Leandro Erlich

The globe-trotters of the contemporary-art world remember it still: In June 2001, at the 49th Venice Biennale, Leandro Erlich, representing Argentina (that year exhibiting in the Central Post Office), invited people to participate in a strange experience—to enter a swimming pool fully clothed and immerse themselves, without getting wet, in an enormous empty blue container, its roof a transparent sheet of Plexiglas covered by a thin layer of water. But the story of La Pileta (The swimming pool), 1999/2001, did not end there. Viewers could also climb to the upper level of the post office and see the installation from above,where, in a kind of reverse shot, another vision awaited, one that was just as satisfying: Through the fluid and reflective surface, one could see other Biennale visitors moving about at the bottom of the blue pool as if underwater, a chic subaqueous society strutting about, smoking, holding glasses of champagne, seeing and being seen.

The son of an architect, Erlich, who was born in Buenos Aires in 1973, spent several years in the United States, and currently resides in Paris, knows how to create a space and construct an object. But the complexity of his setups obliges us to recount rather than describe them, to talk about the experiences they provoke—a sign that they are based on narrative thinking, that they construct a fiction and inscribe themselves within a time frame that extends well beyond the simple instantaneity of an amusing gag or trompe l’oeil. Further proof lies in El Living (Living room), 1998/2002, a stunning installation presented this fall in Paris, based on an installation previously constructed at the Kent Gallery in New York. First imagine a small apartment: a simple living room with a sofa, a carpet, a coffee table; on the wall hung a clock and a movie poster. You enter the space alone, and at first you think this is merely the reconstruction of a fairly common interior made up of mass-produced elements. Facing the sofa is a wall composed of two framed mirrors that reflect the living room perfectly. That’s where the trouble begins: You can’t see yourself in the second mirror. You bring your hand to the frame only to find that it holds no glass; finally you realize you’re seeing not a mirror image but another room, an absolutely real, absolutely identical room set up to resemble a reflection: The clock is hanging in the same place on the wall but displays the time backward, the movie poster is printed backward, and so on.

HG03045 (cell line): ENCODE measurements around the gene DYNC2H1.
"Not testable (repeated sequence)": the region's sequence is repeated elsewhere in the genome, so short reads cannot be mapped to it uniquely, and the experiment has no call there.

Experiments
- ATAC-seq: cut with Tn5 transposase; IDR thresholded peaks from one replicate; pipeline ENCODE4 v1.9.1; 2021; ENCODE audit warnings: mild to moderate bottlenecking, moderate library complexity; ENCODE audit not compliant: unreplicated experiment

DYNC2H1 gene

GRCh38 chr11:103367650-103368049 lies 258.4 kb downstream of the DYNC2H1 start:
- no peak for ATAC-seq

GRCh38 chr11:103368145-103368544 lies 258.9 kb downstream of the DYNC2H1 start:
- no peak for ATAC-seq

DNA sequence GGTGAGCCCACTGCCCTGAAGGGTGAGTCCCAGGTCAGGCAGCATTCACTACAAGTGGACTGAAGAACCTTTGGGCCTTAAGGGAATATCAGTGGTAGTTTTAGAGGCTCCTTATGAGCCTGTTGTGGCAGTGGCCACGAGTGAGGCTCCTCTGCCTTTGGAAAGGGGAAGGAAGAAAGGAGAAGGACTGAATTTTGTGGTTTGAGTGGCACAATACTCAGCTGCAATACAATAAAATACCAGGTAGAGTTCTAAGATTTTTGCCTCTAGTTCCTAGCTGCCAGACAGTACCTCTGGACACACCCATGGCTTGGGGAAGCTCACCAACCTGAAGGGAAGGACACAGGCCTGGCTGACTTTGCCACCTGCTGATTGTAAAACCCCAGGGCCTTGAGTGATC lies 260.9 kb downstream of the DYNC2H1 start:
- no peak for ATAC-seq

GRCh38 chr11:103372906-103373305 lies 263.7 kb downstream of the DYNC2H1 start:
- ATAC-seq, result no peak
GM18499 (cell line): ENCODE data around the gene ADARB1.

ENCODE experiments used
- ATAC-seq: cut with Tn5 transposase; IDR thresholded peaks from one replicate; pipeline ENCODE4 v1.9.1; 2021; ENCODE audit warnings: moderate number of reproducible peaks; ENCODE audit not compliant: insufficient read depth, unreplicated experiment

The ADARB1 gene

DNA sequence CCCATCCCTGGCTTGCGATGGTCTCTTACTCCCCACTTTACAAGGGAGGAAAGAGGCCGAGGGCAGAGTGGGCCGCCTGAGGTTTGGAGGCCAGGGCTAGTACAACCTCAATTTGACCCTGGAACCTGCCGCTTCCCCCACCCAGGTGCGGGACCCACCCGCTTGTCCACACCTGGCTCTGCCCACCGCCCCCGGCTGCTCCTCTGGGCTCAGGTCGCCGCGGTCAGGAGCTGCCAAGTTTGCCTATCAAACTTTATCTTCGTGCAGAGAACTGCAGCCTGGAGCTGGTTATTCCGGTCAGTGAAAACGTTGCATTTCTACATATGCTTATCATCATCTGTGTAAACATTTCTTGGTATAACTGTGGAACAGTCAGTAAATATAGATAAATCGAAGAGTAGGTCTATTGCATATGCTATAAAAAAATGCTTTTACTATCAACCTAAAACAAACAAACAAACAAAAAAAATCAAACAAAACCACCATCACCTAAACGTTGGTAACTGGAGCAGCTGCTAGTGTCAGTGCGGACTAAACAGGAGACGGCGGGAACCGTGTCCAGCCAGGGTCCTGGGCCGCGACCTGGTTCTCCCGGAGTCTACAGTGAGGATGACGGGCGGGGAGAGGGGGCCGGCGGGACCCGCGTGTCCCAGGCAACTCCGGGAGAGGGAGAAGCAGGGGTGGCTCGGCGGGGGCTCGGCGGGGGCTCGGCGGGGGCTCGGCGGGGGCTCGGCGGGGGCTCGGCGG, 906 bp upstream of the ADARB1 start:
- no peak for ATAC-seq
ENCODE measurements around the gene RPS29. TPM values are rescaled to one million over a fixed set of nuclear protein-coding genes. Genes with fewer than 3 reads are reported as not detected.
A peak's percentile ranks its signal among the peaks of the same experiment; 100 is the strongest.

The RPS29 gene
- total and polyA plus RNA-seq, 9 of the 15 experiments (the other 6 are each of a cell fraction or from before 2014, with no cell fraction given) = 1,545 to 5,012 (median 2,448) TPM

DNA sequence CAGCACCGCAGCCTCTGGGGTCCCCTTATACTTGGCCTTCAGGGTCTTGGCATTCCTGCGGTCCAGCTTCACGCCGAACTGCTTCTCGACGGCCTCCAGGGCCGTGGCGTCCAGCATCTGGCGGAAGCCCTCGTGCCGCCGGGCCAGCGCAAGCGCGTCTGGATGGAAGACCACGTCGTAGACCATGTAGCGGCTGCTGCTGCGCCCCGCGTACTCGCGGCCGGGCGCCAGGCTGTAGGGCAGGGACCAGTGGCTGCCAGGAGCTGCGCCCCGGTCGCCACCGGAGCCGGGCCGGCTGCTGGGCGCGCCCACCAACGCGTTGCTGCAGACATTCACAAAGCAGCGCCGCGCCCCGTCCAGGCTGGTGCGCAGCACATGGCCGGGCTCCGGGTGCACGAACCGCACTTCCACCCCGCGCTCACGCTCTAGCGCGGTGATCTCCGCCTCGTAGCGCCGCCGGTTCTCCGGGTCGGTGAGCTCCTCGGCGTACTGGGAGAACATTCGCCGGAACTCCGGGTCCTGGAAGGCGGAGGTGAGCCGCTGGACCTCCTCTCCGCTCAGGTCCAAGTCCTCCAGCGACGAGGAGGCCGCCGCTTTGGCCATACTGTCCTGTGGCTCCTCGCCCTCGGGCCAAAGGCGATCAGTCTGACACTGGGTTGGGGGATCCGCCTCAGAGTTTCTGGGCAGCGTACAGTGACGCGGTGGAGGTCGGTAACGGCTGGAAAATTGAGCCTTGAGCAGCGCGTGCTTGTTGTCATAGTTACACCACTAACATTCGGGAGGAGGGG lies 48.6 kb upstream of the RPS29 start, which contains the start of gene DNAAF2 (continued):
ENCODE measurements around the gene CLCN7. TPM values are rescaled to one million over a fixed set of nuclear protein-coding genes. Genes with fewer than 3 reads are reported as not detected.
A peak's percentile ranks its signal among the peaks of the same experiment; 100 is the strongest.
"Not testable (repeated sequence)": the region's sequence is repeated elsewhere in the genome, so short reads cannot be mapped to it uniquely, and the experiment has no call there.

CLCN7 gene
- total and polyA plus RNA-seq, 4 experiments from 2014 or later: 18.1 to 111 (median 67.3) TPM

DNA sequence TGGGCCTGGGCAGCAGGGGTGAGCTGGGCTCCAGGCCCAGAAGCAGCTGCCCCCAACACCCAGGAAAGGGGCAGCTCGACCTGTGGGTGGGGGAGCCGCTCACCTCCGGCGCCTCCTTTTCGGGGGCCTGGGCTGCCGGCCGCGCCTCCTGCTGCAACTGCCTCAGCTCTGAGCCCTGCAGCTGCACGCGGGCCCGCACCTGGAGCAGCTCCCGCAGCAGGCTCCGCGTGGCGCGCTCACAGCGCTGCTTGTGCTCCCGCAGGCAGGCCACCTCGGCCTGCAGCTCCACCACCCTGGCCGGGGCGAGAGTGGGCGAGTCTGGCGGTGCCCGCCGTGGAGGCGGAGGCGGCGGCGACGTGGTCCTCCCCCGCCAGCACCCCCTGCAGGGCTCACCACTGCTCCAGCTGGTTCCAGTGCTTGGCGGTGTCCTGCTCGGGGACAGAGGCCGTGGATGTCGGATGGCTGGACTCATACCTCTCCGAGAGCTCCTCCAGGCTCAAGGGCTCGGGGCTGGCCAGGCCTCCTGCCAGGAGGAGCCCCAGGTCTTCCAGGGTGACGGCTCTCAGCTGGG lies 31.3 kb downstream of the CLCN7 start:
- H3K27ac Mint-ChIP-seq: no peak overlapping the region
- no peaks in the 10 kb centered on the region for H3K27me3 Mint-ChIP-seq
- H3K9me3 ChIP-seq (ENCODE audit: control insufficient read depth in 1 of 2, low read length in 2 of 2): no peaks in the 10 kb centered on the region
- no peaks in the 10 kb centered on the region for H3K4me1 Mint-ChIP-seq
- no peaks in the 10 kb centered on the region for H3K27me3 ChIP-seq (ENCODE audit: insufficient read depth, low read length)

No doubt the power of this installation comes from its being at once very reduced and very complex, simple in appearance yet ultimately labyrinthine. With its games of illusion, inversion, reflections present or absent, this living room, as neutral as the set for a sitcom, elicits a sense of extreme paranoia, establishing a cinematic—Hitchcockian—suspense: Are you caught in a trap? The artist, for his part, emphasizing the psychological labor with which his installation burdens the viewer, cites not Hitchcock but Roman Polanski’s The Tenant (1976). And he adds what has become the “relationalist” credo of contemporary art: “The structure engages the viewer in the experience.”

Jean-Max Colard

Translated from French by Jeanine Herman.